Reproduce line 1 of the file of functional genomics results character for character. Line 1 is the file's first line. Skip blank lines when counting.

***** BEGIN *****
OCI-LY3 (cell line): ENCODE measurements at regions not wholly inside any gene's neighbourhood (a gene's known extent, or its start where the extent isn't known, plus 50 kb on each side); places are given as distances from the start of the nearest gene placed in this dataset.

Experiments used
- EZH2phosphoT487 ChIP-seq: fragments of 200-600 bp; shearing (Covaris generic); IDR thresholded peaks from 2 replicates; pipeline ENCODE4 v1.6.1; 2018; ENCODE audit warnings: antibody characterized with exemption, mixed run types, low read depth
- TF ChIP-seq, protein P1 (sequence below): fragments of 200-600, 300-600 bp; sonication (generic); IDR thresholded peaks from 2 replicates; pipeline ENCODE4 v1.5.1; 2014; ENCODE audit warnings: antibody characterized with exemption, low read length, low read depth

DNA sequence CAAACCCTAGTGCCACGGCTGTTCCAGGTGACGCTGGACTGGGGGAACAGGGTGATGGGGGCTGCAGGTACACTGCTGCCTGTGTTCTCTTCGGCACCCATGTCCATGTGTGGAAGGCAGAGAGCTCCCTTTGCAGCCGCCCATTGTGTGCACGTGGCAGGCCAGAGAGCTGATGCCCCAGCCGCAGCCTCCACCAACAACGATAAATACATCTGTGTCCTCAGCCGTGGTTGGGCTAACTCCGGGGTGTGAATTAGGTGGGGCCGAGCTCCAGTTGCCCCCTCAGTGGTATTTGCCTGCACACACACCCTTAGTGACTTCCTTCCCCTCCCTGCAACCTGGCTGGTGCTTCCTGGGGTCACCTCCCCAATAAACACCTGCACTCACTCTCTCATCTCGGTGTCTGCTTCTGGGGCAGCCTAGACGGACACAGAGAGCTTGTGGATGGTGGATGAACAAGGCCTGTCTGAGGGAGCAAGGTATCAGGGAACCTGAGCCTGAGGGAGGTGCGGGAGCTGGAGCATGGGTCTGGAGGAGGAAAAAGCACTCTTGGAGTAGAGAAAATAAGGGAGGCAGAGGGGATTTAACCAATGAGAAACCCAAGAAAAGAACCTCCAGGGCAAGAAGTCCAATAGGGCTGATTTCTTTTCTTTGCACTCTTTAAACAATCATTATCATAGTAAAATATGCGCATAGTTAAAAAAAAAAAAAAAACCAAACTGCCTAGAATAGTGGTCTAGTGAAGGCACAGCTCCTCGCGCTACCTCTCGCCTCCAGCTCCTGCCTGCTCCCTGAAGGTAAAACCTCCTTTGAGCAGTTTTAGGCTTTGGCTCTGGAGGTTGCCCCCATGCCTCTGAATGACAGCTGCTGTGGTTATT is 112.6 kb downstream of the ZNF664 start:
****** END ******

OCI-LY3 (cell line): ENCODE measurements at regions not wholly inside any gene's neighbourhood (a gene's known extent, or its start where the extent isn't known, plus 50 kb on each side); places are given as distances from the start of the nearest gene placed in this dataset.